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Discussion papers | Copyright
https://doi.org/10.5194/cpd-7-2341-2011
© Author(s) 2011. This work is distributed under
the Creative Commons Attribution 3.0 License.

Research article 12 Jul 2011

Research article | 12 Jul 2011

Review status
This discussion paper is a preprint. It has been under review for the journal Climate of the Past (CP). The revised manuscript was not accepted.

Rates of global temperature change during the past millennium

C. Shen1, W.-C. Wang1, G. Zeng1,2, Y. Peng3, and Y. Xu4 C. Shen et al.
  • 1Atmospheric Sciences Research Center, State University of New York, Albany, New York, USA
  • 2Key Laboratory of Meteorological Disaster of Ministry of Education, Nanjing University of Information Science & Technology, Nanjing, China
  • 3Department of Environmental Engineering, Xi'an Jiaotong University, Xi'an, China
  • 4Laboratory for Climate Studies, China Meteorological Administration, Beijing, China

Abstract. We examine the characteristics (amplitude and phase) of the temporal variation in the rates of global-mean surface temperature change during the past millennium. The study was conducted by applying 20-, 30-, and 50-yr sliding windows to the observations of recent century and reconstructions of earlier times. The analysis focuses on the characteristics of the 20th century within the context of the millennium as well as their sensitivity to the low frequency variability of sea surface temperature (SST) and time scales. On 20-yr time scale, comparable rates to that of the 20th century in both amplitude and phase occur in earlier nine centuries. The peak in the amplitude of rates in the 20th century on 30-yr time scale, although is not the largest during the past millennium, but is the most persistent. On 50-yr time scale, the 20th century warming rates are the highest and the most persistent during the past millennium. The results also indicate that although the SST variability does not affect much the amplitude of the rates, but the phases is quite different, thus highlighting the importance of the role of oceans in affecting the rates. We also analyzed the characteristics from global climate model (1000–1999 AD) simulations with different climate (solar, volcanic, and greenhouse gases) forcing. Except for the one driven by the solar forcing, other forcing simulates similar amplitudes as the observed ones. However, only greenhouse gases (GHG) forcing can reproduce the persistent high warming rates of the 20th century.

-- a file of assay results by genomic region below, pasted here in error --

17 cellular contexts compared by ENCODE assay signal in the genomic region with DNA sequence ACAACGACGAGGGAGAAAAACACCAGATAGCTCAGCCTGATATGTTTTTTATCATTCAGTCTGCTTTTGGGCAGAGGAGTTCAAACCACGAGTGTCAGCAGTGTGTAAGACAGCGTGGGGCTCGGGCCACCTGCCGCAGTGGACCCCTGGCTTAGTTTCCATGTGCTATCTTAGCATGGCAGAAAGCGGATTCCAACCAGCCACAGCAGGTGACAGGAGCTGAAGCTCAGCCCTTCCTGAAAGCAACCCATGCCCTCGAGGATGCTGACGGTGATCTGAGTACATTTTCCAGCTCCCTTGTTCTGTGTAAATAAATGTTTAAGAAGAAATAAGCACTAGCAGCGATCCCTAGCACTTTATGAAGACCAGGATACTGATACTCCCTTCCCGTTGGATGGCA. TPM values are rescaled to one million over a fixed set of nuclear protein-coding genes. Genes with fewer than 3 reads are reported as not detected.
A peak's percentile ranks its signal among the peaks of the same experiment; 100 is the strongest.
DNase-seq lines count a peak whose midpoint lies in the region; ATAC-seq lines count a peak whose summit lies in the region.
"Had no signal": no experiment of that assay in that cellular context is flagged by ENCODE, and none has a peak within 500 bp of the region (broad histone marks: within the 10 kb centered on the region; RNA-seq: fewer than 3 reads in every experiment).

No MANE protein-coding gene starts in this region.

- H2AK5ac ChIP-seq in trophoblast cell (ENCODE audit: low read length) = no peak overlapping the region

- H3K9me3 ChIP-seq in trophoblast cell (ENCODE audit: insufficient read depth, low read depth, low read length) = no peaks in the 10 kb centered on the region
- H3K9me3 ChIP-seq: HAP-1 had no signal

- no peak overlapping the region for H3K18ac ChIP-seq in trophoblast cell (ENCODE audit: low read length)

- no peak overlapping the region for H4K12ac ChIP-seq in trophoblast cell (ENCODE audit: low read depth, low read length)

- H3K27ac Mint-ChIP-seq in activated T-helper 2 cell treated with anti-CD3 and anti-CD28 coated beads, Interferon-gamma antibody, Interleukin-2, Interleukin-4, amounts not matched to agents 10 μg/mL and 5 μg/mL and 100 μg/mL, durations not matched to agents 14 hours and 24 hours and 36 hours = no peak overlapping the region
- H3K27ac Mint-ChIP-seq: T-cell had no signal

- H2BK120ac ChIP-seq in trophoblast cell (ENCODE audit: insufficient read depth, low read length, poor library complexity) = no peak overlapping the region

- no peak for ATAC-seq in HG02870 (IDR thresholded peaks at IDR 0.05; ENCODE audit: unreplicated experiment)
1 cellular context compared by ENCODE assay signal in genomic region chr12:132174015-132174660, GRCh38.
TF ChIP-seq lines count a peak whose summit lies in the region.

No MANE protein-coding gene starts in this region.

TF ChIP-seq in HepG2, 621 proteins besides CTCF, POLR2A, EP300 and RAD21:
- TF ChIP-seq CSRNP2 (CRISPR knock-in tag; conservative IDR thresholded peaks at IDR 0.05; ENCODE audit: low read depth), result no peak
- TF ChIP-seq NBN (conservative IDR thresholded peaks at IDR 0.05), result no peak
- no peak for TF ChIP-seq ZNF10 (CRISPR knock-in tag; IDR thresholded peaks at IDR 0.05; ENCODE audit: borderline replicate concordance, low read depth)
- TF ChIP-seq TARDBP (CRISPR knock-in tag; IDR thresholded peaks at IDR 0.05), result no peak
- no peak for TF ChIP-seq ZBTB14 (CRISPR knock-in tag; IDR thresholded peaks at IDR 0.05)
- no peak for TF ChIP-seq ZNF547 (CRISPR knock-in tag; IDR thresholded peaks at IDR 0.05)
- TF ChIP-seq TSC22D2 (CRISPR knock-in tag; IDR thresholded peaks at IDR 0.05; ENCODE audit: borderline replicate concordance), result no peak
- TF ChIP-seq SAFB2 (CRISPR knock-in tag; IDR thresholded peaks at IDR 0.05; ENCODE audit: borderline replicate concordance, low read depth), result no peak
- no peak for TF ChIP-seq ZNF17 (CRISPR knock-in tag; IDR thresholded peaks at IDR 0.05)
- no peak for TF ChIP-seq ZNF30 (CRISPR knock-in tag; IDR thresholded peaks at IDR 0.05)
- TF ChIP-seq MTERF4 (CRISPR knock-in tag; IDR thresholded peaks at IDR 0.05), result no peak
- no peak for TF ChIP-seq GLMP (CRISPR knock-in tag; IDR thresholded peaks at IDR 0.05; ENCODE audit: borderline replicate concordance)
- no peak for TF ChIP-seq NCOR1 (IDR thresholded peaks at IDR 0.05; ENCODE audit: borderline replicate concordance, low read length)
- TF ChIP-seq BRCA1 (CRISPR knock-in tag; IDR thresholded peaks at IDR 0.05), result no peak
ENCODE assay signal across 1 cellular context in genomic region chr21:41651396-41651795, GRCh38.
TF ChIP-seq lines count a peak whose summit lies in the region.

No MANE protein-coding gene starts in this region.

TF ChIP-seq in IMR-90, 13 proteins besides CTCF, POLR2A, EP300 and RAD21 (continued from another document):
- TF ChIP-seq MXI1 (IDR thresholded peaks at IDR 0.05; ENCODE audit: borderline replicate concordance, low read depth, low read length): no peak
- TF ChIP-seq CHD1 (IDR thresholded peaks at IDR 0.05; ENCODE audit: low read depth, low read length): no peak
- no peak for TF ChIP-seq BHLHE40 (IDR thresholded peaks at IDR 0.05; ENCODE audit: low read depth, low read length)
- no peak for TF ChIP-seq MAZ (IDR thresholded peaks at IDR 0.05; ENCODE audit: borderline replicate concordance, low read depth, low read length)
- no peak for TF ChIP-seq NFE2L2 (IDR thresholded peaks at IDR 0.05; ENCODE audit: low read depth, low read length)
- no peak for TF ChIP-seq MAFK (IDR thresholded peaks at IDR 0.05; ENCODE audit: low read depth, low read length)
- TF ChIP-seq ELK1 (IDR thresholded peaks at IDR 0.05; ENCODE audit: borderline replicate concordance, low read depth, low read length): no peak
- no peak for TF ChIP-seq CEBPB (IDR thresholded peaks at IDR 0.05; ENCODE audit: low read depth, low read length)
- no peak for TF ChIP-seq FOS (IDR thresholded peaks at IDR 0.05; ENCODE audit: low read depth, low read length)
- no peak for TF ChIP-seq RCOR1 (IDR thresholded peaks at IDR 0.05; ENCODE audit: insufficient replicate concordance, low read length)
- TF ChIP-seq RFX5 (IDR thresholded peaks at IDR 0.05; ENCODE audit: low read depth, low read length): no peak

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C. Shen et al.
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